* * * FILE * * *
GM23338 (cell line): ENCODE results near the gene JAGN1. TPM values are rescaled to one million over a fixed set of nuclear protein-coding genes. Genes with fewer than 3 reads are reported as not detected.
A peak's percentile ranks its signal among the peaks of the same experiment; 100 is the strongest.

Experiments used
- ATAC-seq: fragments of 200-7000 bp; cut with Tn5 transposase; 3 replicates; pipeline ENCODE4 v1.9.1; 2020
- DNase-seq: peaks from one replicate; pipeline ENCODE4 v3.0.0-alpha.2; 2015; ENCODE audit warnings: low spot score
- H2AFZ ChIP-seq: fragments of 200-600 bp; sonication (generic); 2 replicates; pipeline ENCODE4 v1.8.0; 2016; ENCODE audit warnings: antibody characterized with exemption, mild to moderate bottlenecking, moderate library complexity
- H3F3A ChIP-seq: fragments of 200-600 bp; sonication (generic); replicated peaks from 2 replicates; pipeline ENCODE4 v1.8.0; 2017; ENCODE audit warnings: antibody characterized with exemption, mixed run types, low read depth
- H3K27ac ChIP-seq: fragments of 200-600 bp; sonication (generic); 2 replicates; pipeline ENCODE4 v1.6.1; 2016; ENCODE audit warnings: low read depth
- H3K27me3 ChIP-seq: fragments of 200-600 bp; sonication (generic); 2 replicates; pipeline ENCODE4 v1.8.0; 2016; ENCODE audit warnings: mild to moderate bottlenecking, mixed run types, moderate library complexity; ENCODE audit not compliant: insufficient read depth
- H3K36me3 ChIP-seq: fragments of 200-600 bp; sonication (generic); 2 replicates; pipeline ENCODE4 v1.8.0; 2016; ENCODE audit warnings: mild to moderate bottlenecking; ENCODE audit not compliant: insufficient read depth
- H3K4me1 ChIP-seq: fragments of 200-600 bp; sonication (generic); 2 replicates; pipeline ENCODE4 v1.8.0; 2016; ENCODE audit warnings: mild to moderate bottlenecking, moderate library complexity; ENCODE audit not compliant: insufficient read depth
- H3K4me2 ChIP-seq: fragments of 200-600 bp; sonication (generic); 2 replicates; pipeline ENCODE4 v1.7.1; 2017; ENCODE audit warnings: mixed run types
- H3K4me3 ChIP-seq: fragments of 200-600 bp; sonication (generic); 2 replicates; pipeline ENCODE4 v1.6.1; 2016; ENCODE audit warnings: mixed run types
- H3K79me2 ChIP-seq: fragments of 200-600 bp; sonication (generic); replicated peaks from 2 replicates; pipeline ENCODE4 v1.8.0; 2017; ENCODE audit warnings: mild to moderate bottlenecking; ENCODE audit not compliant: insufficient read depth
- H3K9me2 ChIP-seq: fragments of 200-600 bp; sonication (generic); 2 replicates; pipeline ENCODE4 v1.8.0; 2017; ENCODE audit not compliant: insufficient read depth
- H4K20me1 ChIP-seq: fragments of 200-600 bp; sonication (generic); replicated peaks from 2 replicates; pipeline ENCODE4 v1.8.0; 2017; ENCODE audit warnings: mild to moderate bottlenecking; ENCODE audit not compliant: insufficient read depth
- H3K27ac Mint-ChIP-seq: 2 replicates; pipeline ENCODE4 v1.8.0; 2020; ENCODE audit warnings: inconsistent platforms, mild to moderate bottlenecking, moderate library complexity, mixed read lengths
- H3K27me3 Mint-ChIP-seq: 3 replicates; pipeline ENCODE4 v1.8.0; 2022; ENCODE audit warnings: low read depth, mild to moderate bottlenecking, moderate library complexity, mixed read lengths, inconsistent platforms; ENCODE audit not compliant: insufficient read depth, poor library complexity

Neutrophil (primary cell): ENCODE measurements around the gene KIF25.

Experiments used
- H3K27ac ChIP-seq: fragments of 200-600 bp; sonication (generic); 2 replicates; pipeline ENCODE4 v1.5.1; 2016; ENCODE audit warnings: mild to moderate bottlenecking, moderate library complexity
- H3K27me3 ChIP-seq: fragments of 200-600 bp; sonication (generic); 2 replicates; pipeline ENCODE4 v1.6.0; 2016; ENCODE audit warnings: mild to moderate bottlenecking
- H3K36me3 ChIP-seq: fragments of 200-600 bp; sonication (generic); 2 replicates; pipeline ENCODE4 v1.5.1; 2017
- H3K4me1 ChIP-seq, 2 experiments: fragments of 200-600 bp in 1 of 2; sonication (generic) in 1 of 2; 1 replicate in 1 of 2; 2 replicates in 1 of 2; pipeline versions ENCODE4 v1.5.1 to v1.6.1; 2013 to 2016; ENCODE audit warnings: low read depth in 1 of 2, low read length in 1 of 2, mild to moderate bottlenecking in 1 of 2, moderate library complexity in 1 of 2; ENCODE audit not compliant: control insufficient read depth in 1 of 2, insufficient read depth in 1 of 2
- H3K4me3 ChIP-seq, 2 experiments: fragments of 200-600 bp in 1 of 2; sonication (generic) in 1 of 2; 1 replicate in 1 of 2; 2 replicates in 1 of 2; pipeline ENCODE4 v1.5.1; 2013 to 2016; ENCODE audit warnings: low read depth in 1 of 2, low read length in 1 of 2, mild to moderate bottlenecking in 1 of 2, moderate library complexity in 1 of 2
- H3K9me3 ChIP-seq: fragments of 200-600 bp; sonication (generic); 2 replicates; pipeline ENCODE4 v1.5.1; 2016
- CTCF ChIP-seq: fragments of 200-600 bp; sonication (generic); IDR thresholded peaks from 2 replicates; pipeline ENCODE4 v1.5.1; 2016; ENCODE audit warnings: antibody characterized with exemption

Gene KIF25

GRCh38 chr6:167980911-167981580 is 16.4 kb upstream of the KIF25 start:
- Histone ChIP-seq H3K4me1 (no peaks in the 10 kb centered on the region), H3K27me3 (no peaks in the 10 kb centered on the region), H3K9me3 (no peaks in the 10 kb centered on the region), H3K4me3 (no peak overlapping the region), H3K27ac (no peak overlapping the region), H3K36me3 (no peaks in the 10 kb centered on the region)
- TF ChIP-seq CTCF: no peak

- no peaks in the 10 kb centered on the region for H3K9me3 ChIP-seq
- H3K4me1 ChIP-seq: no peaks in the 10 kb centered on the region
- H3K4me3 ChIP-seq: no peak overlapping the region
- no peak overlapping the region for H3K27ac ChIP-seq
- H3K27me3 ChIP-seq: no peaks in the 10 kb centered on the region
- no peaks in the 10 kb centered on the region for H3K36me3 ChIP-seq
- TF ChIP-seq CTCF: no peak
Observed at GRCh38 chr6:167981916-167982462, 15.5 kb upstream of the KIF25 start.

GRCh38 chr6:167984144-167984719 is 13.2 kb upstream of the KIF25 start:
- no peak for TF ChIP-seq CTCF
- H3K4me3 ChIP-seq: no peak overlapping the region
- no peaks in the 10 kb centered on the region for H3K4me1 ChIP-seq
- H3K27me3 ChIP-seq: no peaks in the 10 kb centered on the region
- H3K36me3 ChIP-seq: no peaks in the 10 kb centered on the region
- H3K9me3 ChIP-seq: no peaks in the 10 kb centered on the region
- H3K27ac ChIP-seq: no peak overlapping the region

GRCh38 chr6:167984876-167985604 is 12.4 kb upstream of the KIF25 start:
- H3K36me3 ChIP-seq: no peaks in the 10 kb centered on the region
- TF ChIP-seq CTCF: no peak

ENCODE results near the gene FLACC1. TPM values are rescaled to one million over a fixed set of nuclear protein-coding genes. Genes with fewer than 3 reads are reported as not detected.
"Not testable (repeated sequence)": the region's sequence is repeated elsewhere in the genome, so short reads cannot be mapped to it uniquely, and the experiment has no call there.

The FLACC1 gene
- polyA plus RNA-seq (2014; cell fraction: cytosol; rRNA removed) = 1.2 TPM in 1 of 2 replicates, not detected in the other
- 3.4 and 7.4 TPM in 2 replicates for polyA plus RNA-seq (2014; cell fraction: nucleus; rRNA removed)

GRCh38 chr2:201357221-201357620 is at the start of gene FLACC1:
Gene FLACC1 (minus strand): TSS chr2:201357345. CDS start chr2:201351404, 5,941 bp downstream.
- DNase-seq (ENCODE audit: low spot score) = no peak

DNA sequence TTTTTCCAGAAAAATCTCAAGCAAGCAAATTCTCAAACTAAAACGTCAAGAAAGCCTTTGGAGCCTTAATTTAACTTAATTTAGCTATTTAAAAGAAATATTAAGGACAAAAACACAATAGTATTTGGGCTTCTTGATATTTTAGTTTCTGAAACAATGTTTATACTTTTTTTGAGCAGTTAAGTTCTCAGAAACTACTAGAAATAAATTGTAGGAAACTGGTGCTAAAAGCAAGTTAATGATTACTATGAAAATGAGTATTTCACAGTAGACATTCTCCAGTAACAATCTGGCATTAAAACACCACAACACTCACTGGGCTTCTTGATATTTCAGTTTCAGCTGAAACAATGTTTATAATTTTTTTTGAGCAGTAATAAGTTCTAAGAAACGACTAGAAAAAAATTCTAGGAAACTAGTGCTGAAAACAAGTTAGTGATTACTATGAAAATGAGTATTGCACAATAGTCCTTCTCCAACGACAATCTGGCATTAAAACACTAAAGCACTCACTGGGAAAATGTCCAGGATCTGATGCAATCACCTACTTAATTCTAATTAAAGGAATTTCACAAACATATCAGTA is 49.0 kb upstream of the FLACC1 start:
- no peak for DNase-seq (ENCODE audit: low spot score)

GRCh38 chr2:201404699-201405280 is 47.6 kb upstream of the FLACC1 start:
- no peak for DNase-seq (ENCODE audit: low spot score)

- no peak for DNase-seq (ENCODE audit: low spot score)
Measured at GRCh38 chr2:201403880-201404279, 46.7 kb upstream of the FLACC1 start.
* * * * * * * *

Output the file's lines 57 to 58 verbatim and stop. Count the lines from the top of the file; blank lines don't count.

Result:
Gene FLACC1 (minus strand): TSS chr2:201357345. CDS start chr2:201351404, 5,941 bp downstream.
- DNase-seq (ENCODE audit: low spot score) = no peak